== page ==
Future of Food, Part II: Serving Up Meat, OVER Glass


Second in an occasional series.

Last month we covered “Foods of the Future” and highlighted some of the new developments in how our food is produced and prepared. Ranging from novel culinary techniques to 3D printing, a variety of innovative, new technologies are quickly surfacing.

This month, we peer into the glass petri dish and examine in vitro, or “lab-grown,” meat.

As we previously mentioned, Millennials are especially interested in a hypothetical appliance that can turn raw ingredients into any meal, and how they’re are also looking forward to technologies that can make any food from scratch.

These particular data points are interesting, given the current state of protein production and technology—in particular, one technology that begins at the cellular level.

The process of making lab-grown meat starts with harvesting stem cells, which are a specific type of cell that can give rise to many other kinds of cells. After the stem cells are harvested, they are incubated in a nutrient-rich broth, where they are given time and space to divide and multiply.

During this time, the muscle cells merge together and structurally arrange themselves into small fibers. These fibers are then grown around a cylinder, forming a ring of tissue. The tissue then forms strands, which can have more than a trillion cells each. Many strands are used and layered together to produce a final product such as a burger patty.

But what about nutrition? This is where things become more interesting, in my opinion.

Non-lab or conventionally grown meat are rich sources of iron because of meat’s high myoglobin content, which soaks up iron found in the blood. Because lab meats lack a circulatory system and are kept in a high-oxygen environment, myoglobin levels are reduced and, thus, iron levels are low.

Another nutritional difference regarding lab meats centers on fat. Lab meats lack fat because culturing fat cells for consumption is not a straightforward process. However, being able to control the profile and types of fat—i.e., focusing on heart-healthy, unsaturated fat—would significantly up lab meat’s nutrition game.

It also would be an oversight not to cover other related topics such as environmental impact, cost, and sustainability.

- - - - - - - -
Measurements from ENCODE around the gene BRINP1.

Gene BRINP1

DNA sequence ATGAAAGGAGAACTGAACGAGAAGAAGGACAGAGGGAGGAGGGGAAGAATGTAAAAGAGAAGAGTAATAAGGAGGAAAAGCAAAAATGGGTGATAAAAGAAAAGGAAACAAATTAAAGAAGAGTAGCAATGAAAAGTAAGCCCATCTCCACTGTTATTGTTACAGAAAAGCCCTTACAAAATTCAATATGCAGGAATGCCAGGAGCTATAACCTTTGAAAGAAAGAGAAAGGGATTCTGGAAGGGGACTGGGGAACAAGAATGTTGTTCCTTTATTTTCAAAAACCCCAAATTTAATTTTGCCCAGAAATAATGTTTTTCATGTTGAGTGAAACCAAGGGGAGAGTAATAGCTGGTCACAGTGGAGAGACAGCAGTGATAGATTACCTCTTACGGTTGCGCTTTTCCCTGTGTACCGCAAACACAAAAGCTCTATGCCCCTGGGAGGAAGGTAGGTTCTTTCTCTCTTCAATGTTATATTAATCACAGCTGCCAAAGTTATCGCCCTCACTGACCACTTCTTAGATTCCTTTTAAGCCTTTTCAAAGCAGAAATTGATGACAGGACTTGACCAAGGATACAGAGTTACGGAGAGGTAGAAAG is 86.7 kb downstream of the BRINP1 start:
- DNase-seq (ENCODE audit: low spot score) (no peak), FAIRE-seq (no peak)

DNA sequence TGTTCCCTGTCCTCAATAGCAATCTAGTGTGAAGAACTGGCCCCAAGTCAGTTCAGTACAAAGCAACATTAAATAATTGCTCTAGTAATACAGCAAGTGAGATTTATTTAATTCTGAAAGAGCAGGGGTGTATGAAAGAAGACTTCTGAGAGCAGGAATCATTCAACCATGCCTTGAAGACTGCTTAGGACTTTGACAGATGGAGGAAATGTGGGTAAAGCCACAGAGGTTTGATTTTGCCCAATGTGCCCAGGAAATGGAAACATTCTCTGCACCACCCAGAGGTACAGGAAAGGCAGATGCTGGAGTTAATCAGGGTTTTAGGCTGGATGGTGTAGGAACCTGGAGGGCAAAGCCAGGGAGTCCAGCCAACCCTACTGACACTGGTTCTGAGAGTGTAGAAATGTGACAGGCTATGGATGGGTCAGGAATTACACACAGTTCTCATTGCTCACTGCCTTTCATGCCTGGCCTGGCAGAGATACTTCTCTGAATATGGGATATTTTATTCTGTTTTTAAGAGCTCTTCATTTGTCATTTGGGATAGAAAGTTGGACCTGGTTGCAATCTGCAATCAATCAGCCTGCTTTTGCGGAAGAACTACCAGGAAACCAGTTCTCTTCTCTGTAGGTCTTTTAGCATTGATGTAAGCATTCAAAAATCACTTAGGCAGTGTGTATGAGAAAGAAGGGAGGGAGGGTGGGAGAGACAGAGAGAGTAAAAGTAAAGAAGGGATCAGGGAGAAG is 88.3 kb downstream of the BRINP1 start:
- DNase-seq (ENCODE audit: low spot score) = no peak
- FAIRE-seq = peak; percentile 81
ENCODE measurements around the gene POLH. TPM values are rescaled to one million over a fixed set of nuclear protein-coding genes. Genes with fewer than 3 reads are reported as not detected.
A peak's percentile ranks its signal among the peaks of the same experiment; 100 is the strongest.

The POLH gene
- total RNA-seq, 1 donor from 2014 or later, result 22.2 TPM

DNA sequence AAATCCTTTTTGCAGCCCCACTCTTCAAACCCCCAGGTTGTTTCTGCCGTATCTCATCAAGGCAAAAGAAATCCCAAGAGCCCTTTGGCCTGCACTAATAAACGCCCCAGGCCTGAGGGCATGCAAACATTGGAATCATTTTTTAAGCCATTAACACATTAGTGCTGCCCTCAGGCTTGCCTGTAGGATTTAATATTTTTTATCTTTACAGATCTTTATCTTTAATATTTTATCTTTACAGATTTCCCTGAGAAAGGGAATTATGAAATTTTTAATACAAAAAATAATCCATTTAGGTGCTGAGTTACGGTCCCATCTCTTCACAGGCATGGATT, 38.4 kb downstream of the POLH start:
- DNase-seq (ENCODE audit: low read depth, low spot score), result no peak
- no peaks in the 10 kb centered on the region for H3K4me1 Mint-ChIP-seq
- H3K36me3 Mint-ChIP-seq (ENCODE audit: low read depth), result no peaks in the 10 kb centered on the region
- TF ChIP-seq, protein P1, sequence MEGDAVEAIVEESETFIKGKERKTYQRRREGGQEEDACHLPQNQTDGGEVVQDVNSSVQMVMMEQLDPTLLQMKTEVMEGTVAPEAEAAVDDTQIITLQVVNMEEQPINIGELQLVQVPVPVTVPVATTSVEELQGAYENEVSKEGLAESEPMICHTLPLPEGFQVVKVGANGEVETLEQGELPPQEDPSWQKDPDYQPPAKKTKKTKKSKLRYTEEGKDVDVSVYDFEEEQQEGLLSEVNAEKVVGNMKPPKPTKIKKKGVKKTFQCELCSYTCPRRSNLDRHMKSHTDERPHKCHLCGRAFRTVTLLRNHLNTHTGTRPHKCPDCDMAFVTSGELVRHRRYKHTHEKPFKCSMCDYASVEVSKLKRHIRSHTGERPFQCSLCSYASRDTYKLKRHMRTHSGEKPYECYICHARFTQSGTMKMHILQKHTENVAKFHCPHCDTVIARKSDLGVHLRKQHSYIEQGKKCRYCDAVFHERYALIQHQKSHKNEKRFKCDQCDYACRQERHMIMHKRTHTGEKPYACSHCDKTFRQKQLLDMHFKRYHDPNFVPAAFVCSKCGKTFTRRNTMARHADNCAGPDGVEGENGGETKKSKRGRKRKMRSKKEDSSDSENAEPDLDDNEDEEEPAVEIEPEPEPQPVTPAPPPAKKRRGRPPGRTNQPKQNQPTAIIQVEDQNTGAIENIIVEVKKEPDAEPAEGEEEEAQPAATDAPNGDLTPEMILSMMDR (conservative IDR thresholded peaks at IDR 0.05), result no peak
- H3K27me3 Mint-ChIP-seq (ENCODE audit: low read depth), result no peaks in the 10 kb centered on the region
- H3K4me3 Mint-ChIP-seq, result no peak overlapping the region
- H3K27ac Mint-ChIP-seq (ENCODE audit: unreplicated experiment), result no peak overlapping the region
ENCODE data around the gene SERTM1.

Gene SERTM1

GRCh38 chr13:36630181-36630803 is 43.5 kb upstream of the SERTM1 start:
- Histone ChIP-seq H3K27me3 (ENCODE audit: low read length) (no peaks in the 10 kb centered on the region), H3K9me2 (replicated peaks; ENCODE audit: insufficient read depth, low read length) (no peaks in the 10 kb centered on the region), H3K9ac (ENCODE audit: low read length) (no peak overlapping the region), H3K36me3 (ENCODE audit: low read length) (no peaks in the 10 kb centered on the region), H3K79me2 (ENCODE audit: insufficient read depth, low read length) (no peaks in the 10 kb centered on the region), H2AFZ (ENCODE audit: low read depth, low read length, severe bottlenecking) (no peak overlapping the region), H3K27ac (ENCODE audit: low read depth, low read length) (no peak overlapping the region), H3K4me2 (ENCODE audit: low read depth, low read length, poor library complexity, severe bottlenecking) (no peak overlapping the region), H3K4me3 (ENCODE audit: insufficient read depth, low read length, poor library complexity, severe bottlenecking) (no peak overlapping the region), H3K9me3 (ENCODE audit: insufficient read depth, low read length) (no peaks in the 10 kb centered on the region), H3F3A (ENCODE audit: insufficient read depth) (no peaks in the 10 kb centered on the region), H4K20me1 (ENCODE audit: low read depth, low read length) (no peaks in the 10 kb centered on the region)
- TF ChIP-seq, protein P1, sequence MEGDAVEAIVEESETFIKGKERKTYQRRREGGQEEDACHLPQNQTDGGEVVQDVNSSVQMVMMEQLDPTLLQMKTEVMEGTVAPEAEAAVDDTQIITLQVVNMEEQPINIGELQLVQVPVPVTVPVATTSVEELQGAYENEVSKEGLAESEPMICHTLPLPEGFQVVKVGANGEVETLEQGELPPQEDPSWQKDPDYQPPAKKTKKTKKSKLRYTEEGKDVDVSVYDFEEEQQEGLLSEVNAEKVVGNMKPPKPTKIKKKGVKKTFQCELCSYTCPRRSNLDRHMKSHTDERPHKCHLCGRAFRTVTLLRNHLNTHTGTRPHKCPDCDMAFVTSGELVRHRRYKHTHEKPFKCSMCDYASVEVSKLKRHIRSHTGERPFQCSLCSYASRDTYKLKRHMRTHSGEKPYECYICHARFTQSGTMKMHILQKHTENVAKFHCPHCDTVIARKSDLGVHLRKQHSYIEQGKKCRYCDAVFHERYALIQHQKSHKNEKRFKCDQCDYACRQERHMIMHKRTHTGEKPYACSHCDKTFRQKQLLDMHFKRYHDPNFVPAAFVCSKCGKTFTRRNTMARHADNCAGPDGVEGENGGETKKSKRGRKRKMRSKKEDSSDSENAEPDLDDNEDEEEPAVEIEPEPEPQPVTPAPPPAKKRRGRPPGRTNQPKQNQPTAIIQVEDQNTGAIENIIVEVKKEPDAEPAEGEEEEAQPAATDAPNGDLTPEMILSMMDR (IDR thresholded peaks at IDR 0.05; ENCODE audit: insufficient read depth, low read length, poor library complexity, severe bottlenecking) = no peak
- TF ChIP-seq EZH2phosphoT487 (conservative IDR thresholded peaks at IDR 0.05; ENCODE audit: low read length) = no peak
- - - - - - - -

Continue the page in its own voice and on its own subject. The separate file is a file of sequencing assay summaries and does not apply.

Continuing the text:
A study assessing the environmental impacts of cultured meat production found that “the overall environmental impacts of cultured meat production are substantially lower than those of conventionally produced meat.”

Supporters and founders of lab-meat companies are not surprised by these findings. In a recent interview with Gizmodo, Shier Friedman, co-founder of Modern Agriculture Foundation, has said that “with cultured meat, you grow exactly what you want, and you barely throw anything away.”

Food waste is a topic that is gaining popularity and interest. According to FutureFood2050, one-third to one-half of the food produced for human consumption in the world is never eaten, which equates to about 1.3 billion metric tons of food waste per year.

About 795 million people in the world—one in nine of us—do not have enough food to lead a healthy lifestyle, according to the World Food Program. These sobering statistics suggest that lab meats could be part of the equation for reducing food waste, while delivering nutritious food to those who otherwise would not have access to or the means to afford them.

Nearly three years ago, the world’s first lab-grown burger made its grand debut. This patty was the result of turning a handful of cow shoulder stem cells into nearly 20,000 muscle fibers in just three months. Although it sounds relatively simple, the process was quite arduous and expensive: The patty came with a $325,000 price tag!

While the cost of lab-grown meat has significantly decreased in the past three years, the current cost is about $80 per kilogram, which is still about 10 times as high as conventionally grown beef.

Although best known as a statesman, Winston Churchill had remarkable foresight into this particular topic. He predicted that “we shall escape the absurdity of growing a whole chicken in order to eat the breast or wing, by growing these parts separately under a suitable medium.” Though not a step-by-step guide, Churchill’s vision was pretty darn close as we look to the future and see extensions of this technology to include chicken and pork.

These technologies mean that someday, a well-known commercial tagline could be updated: “Lab-grown meat: It’s what’s for dinner.”